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This plot device plays to Costain's stren gths as a writer. Costain said that he always saw himself as "a reporter . . . in the sense that a reporter tries to be accurate and interesting." He accomplishes both in The Silver Chalice. Many people love the book because it satisfies the curiosity every reader of the New Testament has about the world of early Christianity. What did Peter and Paul look like? What was behind the conflicts in the early church that are hinted at in Scripture? What did it feel like to be a Christian hunted down by murderous civil authorities?
The Silver Chalice contains a poignant spiritual story as well. Basil is not a Christian when he begins his journey to Jerusalem, Antioch, Rome, and places in between. He finds that he cannot "see" Jesus in his mind's eye in the same way that he "sees" the apostles. Neither can he give himself to the Christian faith that attracts him.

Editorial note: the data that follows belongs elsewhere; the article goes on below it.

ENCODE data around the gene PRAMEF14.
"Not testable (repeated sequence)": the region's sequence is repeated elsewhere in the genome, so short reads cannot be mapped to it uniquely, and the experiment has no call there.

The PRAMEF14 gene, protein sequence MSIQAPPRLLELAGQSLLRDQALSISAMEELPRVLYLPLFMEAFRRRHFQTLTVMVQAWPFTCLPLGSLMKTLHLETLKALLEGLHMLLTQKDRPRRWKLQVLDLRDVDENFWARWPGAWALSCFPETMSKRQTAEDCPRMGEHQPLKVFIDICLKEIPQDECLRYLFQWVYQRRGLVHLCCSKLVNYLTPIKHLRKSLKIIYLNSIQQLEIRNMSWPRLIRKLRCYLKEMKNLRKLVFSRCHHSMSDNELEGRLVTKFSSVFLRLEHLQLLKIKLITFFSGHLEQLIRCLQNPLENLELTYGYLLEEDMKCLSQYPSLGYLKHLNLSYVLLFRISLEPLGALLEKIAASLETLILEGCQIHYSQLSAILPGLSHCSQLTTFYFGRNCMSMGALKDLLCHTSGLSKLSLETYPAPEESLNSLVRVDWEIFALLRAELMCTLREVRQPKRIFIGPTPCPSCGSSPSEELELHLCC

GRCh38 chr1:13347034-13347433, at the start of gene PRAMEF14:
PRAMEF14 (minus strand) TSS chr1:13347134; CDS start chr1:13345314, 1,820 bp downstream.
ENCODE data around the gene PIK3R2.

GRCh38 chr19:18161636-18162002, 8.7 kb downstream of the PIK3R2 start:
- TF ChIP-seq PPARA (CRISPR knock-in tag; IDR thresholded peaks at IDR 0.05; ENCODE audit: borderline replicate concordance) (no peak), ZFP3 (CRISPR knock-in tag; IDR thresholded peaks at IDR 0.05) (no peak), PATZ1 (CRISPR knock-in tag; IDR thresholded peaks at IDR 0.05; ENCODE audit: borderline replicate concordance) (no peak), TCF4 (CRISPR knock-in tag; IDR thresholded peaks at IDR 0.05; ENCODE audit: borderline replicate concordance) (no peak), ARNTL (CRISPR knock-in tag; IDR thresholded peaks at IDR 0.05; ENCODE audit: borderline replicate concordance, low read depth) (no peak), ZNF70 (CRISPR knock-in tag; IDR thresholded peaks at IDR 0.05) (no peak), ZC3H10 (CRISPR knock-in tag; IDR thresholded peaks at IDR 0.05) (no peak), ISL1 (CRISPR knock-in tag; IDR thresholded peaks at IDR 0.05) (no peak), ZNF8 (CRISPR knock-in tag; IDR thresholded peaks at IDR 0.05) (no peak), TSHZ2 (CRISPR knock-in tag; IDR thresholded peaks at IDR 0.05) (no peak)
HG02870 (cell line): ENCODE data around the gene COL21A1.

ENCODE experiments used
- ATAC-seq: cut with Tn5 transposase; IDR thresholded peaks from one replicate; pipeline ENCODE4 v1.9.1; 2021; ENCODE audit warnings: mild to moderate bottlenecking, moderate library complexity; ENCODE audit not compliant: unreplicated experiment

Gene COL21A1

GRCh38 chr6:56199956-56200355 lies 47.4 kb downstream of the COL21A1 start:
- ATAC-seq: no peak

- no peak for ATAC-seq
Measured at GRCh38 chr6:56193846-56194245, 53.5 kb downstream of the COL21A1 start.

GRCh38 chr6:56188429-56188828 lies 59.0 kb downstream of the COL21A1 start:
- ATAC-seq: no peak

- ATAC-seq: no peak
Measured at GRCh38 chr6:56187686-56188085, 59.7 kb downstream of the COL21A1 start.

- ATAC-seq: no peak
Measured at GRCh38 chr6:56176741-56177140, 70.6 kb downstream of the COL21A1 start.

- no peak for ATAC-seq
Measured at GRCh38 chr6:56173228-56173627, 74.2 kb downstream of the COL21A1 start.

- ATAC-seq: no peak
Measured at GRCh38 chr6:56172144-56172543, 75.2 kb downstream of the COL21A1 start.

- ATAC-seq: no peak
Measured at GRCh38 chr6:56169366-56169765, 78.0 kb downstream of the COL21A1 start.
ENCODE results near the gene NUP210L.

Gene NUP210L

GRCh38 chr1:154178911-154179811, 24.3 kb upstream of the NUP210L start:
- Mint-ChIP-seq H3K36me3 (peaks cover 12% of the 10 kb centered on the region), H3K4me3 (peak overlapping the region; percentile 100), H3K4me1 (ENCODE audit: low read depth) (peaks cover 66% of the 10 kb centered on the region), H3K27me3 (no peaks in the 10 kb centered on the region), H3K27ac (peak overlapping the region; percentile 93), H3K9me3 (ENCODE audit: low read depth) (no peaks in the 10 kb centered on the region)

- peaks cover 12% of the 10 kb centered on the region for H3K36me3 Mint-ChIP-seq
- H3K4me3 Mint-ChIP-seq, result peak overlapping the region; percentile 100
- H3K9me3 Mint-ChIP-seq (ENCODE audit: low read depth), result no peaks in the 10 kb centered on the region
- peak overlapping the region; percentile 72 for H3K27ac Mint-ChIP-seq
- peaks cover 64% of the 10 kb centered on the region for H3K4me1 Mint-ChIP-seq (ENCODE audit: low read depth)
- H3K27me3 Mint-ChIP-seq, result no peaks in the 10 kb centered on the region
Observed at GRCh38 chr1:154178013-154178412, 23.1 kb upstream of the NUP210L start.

It turns out that Basil is blinded by a personal choice he made early on in the story, one that negatively skews his point of view. He eventually sees the destructive consequences of his choice, and the story brings him to a point where he can make another choice-a choice to be generous and free. Then Basil can "see"-spiritually and artistically.
Number of Pages: 752
Vendor: Loyola Press
Publication Date: 2006
|Dimensions: 7 X 5 (inches)|
Availability: In Stock
"An outstanding historical novel."New York Times
"This novel makes real . . . the whole world of the New Testament."Chicago Tribune
"His theme is presented with an assurance and sweetness that is refreshing
in a great novel."Christian Science Monitor